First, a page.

Category Archives: Energy

Grow your own fuel?

Whoa, the Seattle Times reports that Washington state is talking about low-interest loans for “biodiesel factories”. Just the fact that they call them factories instead of refineries means they probably are actually hoping that this will take off on a distributed level:

Gov. Christine Gregoire recently proposed low-interest loans for biodiesel factories, and a requirement that diesel sold in the state contain at least some biodiesel. State lawmakers from both parties are vowing to promote similar plans when the Legislature convenes next month. And Congress last summer included a tax credit for biodiesel in its energy bill.

Frankly, this seems very lopsided compared to the information technology revolution that led to the Personal Computer. Companies like Microsoft that kludged together some flimsy DOS system, sold it to a couple big customers and…the rest is history. But the energy age seems to be struggling with generating a reliable source of energy to be converted, rather than the efficiency of doing the conversion itself.

I think growing greens for oils (or processing fish, meat, etc.) might not be the best approach, since you could actually get another use out of the oil first and then process the remaining waste. We still find that each small restaurant produces 20 gallons of waste oil a week, with larger productions reaching 50-100 gallons a week. I will verify that this Friday, but what if you can tap into the waste issues of resort-towns with their close concentration of hotels and affiliated restaurants, or strip malls, or even large malls? It seems best for municipalities and counties to promote that for every 1,000 gallons/week of waste oils they will subsidize establishment of a bio-diesel station. Thus you are not only focusing production of the bio-diesel around a ready supply, but you are also reducing waste/land-fill issues.

I’m not suggesting that farmers shouldn’t grow their own fuel, but it seems to me that it would be better to convert to plain oil and retain flexibility by diversifying output options — they might be able to do a minor conversion to sell to restaurants, manufacturing, energy, etc.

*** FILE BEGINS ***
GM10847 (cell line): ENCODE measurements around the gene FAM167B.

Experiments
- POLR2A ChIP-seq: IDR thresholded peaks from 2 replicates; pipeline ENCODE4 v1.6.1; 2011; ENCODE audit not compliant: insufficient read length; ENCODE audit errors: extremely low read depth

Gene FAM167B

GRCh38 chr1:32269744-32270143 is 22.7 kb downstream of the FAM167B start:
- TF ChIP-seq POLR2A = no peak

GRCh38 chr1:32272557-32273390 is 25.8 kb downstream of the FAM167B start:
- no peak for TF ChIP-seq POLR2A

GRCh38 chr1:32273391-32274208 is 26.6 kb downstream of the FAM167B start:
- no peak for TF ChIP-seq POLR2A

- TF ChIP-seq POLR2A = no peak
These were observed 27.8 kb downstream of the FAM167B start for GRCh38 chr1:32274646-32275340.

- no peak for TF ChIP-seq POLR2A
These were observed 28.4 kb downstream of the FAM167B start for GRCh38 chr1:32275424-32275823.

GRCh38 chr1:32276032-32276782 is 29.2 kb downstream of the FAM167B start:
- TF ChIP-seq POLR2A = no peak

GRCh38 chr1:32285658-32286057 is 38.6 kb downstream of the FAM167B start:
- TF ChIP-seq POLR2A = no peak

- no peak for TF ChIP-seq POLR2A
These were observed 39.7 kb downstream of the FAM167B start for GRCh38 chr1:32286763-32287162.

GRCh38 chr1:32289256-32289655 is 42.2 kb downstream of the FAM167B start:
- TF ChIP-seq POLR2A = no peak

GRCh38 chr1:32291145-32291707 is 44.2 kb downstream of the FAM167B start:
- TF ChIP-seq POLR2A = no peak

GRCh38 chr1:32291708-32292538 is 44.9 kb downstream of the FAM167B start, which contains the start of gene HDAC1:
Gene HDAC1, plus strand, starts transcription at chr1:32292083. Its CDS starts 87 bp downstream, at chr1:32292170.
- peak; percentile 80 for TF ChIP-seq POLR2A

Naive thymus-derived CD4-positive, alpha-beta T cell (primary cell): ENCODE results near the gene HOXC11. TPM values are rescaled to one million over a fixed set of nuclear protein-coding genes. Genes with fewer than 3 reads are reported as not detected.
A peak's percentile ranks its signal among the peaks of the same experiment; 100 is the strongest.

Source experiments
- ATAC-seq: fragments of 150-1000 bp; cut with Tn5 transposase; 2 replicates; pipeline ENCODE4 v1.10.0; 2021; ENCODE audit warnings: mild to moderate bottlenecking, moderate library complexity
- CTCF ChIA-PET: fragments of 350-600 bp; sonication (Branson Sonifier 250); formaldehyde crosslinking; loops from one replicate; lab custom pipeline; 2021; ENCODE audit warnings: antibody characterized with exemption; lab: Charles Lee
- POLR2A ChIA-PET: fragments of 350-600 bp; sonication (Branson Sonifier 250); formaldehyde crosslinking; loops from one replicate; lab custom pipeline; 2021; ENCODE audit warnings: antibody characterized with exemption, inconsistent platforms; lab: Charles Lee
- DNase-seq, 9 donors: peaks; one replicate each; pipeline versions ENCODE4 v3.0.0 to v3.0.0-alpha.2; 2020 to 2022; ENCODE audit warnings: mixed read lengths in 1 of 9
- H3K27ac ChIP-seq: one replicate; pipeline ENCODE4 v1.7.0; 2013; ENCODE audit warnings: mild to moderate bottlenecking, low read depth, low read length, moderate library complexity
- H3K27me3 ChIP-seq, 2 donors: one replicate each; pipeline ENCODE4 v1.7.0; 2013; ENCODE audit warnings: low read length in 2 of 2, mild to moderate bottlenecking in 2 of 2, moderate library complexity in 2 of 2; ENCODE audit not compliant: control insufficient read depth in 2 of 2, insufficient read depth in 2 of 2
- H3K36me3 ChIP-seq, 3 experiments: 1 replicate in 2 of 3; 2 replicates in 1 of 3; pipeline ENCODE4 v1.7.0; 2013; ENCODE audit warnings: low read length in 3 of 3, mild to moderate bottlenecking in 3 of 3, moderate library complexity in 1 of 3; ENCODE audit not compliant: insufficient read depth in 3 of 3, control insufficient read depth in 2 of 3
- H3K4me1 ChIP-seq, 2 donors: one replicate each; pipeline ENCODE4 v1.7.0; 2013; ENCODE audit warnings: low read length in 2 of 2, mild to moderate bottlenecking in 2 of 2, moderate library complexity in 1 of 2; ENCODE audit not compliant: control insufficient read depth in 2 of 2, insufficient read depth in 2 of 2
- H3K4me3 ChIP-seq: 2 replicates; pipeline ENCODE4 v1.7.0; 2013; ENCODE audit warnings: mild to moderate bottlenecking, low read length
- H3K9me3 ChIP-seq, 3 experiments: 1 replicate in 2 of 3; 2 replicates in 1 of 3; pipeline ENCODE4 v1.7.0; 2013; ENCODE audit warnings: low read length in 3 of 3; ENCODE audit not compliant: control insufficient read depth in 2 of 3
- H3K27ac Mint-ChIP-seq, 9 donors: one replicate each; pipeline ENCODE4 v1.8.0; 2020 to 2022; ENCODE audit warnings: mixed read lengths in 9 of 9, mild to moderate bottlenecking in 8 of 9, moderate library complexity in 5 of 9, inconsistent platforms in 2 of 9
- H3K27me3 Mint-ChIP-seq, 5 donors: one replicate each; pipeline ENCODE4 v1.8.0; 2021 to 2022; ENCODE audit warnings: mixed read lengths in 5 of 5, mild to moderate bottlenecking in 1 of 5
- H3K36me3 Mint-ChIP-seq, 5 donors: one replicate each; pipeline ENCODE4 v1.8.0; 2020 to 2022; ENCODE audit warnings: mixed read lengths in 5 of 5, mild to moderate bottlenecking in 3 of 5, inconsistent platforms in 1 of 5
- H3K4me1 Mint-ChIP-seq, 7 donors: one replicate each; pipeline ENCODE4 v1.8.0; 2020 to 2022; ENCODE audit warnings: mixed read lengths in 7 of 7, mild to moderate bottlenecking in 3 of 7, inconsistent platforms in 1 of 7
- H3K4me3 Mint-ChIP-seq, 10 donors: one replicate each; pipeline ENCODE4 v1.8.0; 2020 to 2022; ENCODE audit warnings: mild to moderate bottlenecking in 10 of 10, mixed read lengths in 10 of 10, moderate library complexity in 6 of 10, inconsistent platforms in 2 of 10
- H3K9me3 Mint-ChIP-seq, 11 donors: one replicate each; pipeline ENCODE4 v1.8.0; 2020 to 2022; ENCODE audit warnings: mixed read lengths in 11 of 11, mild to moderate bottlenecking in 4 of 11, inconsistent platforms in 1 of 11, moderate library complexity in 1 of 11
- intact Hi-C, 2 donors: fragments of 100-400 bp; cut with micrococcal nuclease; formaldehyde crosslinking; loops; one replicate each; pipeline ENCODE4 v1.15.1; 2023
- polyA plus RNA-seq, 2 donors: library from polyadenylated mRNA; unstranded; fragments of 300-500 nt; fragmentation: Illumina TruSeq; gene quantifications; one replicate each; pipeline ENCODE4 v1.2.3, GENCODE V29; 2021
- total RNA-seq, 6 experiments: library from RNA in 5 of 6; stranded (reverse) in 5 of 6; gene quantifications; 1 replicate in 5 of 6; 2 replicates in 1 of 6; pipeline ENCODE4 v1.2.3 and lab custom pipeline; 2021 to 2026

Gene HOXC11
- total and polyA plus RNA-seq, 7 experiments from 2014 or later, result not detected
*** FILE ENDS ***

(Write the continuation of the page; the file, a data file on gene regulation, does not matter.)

One thing is for certain, beware the opportunists who pose as engineers:

“You have seen a lot of snake-oil salesmen come through with the next best thing,” acknowledged Conklin, the Palouse Biodiesel president.

Both examples in the story (straw-board and beets) illustrate what happens when a concept is marketed and sold as ready for production before it even has been properly tested (quality problems and equipment failures). And because that brings me back to the issues of security in a system development lifecycle (SDLC), I think I’ll categorize this post as security too.

TDI Passats appreciate in value

USA Today reports today that the ’04 and ’05 VW TDIs have appreciated in value, unlike most cars which have depreciated as much as 26%. And when you consider the diesel option actually made the car cost less up-front than the gas engine, bio-diesel powered Passats have turned out to be not only one of the most fun cars to drive but also a good financial and environmental investment.



This red-dot winner seems like a good idea at first glance. It’s a sunbrella/solar-panel. Perfect for beachgoers who need to power those portable air conditioning units or giant portable beer coolers. In fact, this seems like the just the right thing for small villages in the desert that suffer little or no wind, which brings me to my second glance; what happens when the breeze picks up the disc and launches it like a monster frisbee into the monster-truck parked next to the guy with all the muscles? And how do you collapse/store the thing when you don’t want every bird in the harbor to use it for target practice? Ew, messy. Oh, well. At least it looks a lot prettier than the CIA’s new solar and wind energy units, shown below, made by SkyBuilt Power.

The CIA plop and drop

The Petroleum Gap

The latest EPRI* Journal (PDF) has an interesting article about the future of hybrid vehicles and the benefits of new plug-in technology, which has led to the ungainly name of PHEV (Plug-in Hybrid Electric Vehicles). New York, Kansas City and LA are apparently testing a Dodge Sprinter PHEV and seeing some pretty amazing results.

At current U.S. energy prices — that is with the cost of gasoline at $3 per gallon and the national average cost of electricity at 8.5c per kilowatthour — a PHEV runs on an equivalent of 75c per gallon. And given that half the cars on U.S. roads are driven 25 miles a day or less, a plug-in with even a 20-mile-range battery could reduce petroleum fuel consumption by about 60%.

A PHEV passenger car is said to be able to recharge in three to four hours on a regular 120V (well, regular for the US) outlet, and ideally would be charged at the end of the day when “40% of the generating capacity in the United States sits idle or operates at reduced load overnight.”

I hate to ask but will the diesel version of the Sprinter (based on the Mercedes engine) have a PHEV option? The electric-city/biodiesel-highway vehicle seems like the perfect high-performance low-cost solution to help drive the US economy and military away from the impending petroleum disaster.

* Electric Power Research Institute

Here is one of the graphs from the report, which actually mentions increasing security risks due to petroleum-based energy:

EPRI chart of the US Petroleum Gap